New face, and a new smile, for girl who felt the Taliban’s wrath
An Afghan woman whose ears and nose were cut off by her abusive husband as punishment for running away – and whose mutilated face featured on the front of an international magazine – has undergone extensive plastic surgery.
The 18-year-old, Aisha, was featured by Time magazine in an article that revealed how her husband, a commander in the Taliban, had disfigured her and left her to die.
The magazine also helped arrange for her to travel to the US for the reconstructive surgery.
The young woman displayed her new face at a fund-raising event held in Los Angeles for the Grossman Burn Foundation, which performed eight months of surgery.
She was presented with an “Enduring Heart” award by Maria Shriver, the wife of California’s Governor Arnold Schwarzenegger, who told her: “This is the first Enduring Heart award given to a woman whose heart endures and who shows us all what it means to have love and to be the enduring heart.”
The young woman replied in English: “Thank you so much.”
Aisha, who asked that her family name not be used, was married to a Taliban fighter when she was aged just 12 when she and her sister were handed over in order to settle a family debt according to local custom known as baad. The girls reportedly endured many years of abuse, and were forced to sleep in a stable with the fighter’s family’s animals.
Aisha was often beaten and her in-laws treated her and her sister like slaves.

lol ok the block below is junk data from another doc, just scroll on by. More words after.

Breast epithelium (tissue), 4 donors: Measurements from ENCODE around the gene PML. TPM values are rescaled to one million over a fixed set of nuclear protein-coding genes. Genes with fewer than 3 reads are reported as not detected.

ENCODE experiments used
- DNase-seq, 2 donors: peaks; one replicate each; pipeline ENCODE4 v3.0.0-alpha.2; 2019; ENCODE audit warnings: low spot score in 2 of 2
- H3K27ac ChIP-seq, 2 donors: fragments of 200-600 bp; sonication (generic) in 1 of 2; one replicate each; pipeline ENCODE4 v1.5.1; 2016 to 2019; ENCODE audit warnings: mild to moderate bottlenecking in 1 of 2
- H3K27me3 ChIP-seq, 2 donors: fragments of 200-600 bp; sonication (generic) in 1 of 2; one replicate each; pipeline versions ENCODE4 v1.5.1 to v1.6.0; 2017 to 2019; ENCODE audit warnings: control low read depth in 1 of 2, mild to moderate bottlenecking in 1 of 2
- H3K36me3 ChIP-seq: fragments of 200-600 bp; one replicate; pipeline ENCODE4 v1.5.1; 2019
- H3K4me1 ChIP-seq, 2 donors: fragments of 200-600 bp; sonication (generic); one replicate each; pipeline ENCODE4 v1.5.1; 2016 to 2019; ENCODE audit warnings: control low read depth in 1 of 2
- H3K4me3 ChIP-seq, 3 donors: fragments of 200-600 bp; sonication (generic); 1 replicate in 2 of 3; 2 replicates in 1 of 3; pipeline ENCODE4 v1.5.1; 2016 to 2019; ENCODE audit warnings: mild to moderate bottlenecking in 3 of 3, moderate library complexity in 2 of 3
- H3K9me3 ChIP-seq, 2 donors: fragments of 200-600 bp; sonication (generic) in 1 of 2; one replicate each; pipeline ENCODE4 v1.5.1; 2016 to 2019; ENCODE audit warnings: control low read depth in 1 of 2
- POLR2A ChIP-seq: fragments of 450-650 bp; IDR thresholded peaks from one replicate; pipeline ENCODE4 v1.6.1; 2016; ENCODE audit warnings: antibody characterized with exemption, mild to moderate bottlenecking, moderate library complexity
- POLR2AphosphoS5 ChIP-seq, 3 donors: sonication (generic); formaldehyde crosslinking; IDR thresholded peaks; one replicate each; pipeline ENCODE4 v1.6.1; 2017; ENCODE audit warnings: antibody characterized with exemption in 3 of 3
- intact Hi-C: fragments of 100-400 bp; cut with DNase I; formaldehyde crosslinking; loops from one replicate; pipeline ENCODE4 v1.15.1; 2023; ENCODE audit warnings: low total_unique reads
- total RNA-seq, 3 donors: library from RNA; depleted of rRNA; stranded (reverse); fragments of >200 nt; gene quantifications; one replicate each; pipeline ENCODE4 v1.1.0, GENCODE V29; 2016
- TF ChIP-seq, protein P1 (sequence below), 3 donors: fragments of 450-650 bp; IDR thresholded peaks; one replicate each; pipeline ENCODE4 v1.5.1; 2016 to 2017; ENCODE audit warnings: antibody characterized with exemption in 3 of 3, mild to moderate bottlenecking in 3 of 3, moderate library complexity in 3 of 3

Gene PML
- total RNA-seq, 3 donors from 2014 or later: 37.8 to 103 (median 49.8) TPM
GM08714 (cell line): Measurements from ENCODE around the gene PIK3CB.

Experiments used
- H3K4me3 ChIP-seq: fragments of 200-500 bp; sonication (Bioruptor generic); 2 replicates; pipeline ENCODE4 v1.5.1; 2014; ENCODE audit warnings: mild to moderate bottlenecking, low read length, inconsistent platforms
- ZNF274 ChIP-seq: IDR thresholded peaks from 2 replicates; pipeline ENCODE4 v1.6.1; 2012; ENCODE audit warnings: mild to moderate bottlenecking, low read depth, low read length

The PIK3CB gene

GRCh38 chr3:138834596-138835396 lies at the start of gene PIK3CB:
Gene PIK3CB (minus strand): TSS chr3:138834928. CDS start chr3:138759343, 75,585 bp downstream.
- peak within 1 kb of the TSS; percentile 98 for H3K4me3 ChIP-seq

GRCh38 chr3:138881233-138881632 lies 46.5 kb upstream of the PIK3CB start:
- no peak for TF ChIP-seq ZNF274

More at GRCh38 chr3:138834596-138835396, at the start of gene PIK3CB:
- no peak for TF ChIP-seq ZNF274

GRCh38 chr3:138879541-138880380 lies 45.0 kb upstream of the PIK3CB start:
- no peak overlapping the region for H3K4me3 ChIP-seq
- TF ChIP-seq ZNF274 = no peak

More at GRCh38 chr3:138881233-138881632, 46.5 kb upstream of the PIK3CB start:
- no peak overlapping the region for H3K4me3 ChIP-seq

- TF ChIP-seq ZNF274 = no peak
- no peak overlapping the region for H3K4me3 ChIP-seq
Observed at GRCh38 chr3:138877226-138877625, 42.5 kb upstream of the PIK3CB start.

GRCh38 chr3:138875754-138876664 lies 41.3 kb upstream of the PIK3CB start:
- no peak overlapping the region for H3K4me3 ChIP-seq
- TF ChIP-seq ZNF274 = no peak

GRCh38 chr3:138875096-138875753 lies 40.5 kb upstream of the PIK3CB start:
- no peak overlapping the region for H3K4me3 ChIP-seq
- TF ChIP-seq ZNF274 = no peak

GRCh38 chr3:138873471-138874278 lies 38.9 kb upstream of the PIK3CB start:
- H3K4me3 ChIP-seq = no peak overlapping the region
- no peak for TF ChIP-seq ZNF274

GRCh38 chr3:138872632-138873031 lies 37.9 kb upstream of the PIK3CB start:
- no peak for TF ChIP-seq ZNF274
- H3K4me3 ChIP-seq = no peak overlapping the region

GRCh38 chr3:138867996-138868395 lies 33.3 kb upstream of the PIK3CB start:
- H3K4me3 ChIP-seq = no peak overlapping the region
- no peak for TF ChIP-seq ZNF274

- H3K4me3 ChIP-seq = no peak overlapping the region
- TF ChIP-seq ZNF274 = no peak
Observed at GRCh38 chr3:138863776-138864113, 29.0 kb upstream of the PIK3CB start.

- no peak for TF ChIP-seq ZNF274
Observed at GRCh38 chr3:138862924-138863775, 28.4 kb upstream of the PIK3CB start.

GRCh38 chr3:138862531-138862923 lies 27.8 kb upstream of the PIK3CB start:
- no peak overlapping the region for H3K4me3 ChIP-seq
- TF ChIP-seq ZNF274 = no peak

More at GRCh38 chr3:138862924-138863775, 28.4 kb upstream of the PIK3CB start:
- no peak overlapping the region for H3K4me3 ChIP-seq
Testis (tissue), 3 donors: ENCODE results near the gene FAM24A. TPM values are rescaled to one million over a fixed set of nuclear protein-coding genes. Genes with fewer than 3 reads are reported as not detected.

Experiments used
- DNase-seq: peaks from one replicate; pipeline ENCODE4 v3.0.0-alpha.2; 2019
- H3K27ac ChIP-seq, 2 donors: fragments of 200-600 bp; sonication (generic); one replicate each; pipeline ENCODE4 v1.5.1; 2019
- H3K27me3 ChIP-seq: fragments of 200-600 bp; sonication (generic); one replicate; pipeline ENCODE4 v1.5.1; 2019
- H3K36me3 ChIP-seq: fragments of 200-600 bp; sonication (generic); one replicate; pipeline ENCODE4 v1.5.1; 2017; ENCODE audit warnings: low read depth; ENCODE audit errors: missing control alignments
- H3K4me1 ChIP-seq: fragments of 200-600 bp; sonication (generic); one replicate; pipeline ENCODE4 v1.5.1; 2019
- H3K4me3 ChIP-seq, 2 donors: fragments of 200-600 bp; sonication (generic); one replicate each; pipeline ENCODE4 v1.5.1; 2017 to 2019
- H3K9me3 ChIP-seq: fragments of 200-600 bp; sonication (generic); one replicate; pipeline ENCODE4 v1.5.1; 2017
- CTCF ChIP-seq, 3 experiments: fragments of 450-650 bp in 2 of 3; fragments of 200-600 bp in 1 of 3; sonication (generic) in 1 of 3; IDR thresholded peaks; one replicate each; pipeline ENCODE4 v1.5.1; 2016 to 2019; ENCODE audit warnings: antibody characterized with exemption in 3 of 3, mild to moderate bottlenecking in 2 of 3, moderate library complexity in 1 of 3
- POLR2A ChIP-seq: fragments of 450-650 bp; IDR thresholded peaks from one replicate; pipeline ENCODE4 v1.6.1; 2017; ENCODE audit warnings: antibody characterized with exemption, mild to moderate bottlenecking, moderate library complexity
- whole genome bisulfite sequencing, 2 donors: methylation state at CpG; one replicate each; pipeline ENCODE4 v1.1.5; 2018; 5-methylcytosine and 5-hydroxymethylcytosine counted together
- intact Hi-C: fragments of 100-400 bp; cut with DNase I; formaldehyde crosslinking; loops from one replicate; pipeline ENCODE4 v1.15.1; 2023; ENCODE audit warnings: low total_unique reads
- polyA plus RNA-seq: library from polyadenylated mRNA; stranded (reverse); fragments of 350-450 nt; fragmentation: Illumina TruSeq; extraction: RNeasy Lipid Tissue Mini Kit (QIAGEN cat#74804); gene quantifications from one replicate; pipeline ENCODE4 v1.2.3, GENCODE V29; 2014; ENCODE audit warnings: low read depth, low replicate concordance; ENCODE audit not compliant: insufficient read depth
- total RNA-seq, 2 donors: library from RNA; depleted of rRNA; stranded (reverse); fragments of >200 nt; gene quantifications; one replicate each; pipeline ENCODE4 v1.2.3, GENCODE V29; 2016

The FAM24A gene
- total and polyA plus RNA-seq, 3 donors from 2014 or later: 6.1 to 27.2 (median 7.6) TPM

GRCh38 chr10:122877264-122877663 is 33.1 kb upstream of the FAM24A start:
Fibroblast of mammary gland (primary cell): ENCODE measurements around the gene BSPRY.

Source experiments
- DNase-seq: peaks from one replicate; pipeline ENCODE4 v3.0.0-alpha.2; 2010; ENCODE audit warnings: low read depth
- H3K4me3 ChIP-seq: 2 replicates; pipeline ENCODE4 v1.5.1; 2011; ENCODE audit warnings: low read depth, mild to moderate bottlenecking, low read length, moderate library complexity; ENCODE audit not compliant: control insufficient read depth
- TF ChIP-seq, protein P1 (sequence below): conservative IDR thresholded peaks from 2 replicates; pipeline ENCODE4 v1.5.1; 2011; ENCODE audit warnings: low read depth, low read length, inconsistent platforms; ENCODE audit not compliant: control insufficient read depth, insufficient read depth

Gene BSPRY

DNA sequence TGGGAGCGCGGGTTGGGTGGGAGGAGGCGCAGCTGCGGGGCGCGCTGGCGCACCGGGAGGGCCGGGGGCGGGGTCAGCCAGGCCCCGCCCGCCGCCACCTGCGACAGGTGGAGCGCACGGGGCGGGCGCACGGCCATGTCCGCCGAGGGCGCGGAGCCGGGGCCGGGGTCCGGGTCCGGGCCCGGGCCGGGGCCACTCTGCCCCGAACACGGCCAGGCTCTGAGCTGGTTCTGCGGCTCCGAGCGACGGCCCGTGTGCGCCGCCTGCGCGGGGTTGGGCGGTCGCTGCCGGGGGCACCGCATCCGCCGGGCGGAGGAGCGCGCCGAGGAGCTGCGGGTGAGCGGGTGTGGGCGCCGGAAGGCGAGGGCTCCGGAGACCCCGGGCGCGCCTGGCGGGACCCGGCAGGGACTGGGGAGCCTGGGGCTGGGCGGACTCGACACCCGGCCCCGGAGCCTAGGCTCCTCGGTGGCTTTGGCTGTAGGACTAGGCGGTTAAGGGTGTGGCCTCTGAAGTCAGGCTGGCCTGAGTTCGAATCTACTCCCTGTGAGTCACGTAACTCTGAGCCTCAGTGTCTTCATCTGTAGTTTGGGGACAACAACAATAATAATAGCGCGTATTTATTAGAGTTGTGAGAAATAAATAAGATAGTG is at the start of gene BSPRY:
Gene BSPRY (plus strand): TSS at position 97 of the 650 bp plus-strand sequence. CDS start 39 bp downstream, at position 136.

Eventually Aisha ran from the house but her husband – who returned from fighting inside Pakistan in order to find her and restore “family honour” – tracked her down in Kandahar. He took her back to Oruzgan district where he lived and on the way he cut off her nose and ears.
Essentially left for dead, she managed to crawl to the house of her uncle but he refused to help her. Eventually a relative took her to a US-operated hospital.
“Aisha is only one example of thousands of girls and women in Afghanistan and throughout the world who are treated this way. Aisha is reminded of that enslavement every time she looks in the mirror,” Rebecca Gray Grossman, the foundation’s chairwoman, said in a statement. “But there are still times she can laugh. And at that moment you see her teenage spirit escaping a body that has seen a lifetime of injustice.”
There is a lot more work ahead for Aisha. Experts say the reconstruction of her mutilated face is to continue and she is to stay on in California with host families who are providing her with accommodation.
By Andrew Buncombe, Asia Correspondent
Thursday, 14 October 2010
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